Friday, 24 January 2014

CFML: where Railo is better than ColdFusion

I regularly find myself making comment about or mentioning in bug reports where Railo handles CFML functionality better than ColdFusion does. Railo undersells this stuff, so here's a list of points where Railo demonstrates itself to be better that Adobe at their own game.

The engineers are responsive

Just have a look at the posts on the Railo Google Group: those fellas Micha (Michael Offner) and Igal that regularly (and I mean multiple times daily) answer people's questions? They're the lead engineers from Railo. Now search the Adobe ColdFusion Forums for mention of Rupesh's name. Not a single post. Ever. Some first-line support dudes (who often don't know WTF they're talking about) answer occasionally. And some of the other ColdFusion team member participate once in a blue moon. But on the whole the Adobe ColdFusion Team do not help their community.

Railo is just easier to use

Ages back I wrote this "Comparing installations: CF10, Railo and OpenBD". To even install ColdFusion one needs an Adobe login (and you know where your password will end up...), perform a 347MB download (thanks to Andrew, Marcin & Richard for digging that info out for me), and an arcane install process which requires over a dozen steps. To install Railo, it's a 64MB download, unzip, run. This is a significant reduction in "barrier to entry" for people wanting to try CFML. Of course if one does want to "Try CFML", Abram's got a site for that: (and Russ has too). But this does not detract from the main point: Railo's easier to get hold of, and up and running.

Railo's faster than ColdFusion

Every time I have timed something on both engines, Railo is a lot faster than ColdFusion. If you want to improve your application's performance, possibly one of the easiest things to do is to switch engines (obviously fully regression test first, as there are some sideways-compatibility issues).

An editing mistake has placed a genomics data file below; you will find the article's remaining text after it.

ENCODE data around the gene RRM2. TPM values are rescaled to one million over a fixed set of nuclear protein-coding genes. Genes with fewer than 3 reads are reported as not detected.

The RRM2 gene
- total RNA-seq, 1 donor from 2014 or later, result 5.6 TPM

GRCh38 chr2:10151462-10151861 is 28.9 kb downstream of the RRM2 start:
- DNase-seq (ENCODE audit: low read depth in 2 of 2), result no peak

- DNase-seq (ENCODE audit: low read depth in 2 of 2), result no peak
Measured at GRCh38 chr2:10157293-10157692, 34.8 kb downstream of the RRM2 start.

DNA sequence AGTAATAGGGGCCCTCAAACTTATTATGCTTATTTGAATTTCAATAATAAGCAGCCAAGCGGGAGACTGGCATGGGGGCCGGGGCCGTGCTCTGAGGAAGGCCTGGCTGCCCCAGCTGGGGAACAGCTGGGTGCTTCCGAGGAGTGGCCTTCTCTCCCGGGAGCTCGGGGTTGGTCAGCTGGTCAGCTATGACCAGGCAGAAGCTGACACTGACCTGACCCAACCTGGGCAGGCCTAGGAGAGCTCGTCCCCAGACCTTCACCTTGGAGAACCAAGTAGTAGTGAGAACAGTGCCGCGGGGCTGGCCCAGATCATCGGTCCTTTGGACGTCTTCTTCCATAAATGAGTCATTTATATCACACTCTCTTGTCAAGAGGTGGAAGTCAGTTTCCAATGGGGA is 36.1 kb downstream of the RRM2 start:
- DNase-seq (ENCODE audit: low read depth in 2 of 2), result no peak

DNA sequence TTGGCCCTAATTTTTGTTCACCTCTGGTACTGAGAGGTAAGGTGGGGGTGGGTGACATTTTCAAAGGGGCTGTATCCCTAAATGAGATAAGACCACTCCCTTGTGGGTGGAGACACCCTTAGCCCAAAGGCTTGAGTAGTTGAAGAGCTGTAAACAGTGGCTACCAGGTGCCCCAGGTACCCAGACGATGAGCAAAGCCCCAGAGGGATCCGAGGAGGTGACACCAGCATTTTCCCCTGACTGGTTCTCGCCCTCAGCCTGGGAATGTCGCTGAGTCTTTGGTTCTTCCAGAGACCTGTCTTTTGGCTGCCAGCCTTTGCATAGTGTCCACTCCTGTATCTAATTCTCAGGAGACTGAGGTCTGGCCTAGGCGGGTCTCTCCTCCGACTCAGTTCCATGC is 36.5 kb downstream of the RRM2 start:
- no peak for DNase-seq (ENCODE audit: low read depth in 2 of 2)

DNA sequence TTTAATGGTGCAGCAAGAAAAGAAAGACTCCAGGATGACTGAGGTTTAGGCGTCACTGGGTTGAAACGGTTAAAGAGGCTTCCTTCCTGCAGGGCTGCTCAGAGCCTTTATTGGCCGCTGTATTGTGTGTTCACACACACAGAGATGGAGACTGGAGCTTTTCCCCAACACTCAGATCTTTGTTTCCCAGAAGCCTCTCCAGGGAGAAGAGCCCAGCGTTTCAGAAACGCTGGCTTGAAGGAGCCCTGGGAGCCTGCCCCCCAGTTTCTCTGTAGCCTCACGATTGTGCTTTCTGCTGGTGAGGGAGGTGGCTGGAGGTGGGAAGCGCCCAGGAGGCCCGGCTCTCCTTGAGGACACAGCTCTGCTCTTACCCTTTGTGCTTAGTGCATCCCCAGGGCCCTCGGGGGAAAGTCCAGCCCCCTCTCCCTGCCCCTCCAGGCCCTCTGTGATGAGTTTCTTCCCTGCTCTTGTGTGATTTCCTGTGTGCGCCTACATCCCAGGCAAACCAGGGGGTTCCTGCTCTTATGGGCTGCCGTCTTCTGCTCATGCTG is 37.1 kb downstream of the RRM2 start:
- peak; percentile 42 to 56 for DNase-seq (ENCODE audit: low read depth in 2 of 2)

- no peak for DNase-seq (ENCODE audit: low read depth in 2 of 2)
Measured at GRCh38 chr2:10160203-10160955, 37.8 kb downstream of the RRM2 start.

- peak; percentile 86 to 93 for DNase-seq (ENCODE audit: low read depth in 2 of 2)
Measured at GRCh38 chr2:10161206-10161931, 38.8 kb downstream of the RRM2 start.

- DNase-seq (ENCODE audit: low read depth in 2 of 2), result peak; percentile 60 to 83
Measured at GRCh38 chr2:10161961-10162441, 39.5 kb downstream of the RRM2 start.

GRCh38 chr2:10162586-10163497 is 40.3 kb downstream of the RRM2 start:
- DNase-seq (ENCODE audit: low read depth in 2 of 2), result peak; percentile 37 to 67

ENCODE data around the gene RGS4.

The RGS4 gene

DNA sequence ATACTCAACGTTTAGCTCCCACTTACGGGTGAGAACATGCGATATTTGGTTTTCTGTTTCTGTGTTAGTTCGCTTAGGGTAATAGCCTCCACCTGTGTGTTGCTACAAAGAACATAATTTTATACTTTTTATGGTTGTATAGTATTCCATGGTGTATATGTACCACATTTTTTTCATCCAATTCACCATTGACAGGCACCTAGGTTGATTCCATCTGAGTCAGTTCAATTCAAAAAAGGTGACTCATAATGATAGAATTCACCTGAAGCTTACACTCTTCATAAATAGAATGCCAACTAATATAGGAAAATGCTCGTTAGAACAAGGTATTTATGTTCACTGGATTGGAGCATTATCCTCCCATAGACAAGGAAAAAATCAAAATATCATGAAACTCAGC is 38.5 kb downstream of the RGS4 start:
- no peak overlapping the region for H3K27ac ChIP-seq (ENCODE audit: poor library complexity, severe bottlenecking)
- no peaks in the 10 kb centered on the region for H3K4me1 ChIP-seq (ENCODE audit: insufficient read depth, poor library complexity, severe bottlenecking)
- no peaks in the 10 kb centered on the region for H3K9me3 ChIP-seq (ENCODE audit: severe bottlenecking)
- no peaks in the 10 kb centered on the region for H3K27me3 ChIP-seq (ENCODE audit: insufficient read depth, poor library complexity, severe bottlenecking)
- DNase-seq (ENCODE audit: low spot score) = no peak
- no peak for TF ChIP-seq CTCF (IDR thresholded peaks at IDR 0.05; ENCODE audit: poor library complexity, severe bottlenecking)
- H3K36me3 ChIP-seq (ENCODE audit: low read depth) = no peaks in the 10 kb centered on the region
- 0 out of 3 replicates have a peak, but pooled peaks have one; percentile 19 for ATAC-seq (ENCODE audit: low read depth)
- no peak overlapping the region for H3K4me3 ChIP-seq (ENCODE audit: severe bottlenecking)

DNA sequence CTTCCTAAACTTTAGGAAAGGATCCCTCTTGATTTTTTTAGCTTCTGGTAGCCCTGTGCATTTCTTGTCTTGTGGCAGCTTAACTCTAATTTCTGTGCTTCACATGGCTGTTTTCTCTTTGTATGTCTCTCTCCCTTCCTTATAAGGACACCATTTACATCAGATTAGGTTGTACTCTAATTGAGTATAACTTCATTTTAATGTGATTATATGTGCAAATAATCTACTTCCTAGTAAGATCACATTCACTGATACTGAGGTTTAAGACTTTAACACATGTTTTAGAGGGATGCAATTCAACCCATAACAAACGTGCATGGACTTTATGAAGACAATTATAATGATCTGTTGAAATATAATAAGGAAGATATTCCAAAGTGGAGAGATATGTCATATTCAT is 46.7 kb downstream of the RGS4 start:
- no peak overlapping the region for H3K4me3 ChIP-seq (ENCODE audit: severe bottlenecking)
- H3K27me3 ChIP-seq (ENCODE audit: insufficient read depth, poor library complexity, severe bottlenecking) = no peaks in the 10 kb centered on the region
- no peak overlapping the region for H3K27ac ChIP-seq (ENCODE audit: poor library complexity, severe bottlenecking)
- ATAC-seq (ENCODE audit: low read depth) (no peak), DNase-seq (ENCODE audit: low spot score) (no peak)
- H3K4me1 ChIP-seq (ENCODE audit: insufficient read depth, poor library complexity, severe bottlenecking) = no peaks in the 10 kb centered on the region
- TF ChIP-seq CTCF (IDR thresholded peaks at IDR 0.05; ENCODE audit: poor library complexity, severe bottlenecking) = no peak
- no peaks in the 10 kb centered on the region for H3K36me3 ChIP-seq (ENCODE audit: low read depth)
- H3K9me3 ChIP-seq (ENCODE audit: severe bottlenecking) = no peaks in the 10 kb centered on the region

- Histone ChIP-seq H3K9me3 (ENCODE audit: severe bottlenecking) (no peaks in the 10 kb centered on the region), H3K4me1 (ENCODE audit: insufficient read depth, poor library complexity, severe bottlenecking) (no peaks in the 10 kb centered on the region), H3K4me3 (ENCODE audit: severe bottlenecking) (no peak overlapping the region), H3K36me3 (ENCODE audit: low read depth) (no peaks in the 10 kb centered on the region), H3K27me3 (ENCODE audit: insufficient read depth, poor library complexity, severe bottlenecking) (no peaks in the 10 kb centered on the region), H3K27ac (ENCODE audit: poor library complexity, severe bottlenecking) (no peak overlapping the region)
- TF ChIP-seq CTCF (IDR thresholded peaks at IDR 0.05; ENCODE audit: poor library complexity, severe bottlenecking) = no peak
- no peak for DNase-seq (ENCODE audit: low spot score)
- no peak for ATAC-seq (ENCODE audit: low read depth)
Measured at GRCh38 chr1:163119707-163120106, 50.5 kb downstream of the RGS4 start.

Railo's easier to manage than ColdFusion

Railo has both a per-website and per-server admin UI. This means in a shared hosting environment, one still gets access to an administrator UI, instead of having to contact customer support to get anything changed.

Railo fixes (and releases) bugs as soon as practical

Often when I raise a bug I find in Railo, Micha's got it fixed later the same day, and it's in the next release (which won't be two years hence, it'll be in the next few weeks). Check out the clarity of Railo's release history here: "Patch History". This means that if I have a bug, I get a fix for the version I'm on. I don't have to wait for two years, and I don't have to pay for an "upgrade" like I do with ColdFusion... basically Adobe charges us for them to fix their own bugs. Often these "bugs" are down to a half-arsed job being done in the first place (see the JSON point, below), so we're actually having to pay Adobe twice for some features: once to get the beta-quality version of it; once to get the production-ready version. There's bugs in everything, that's fine. But Adobe should shoulder the cost of making their stuff work, not expect us to pay for it.

Railo is open source

So Railo don't fix a bug you've found in a timely fashion? You can fix it yourself! See some weird behaviour in some CFML? you can look at the source code and see why things happen the way they do.

Railo can coherently serialise JSON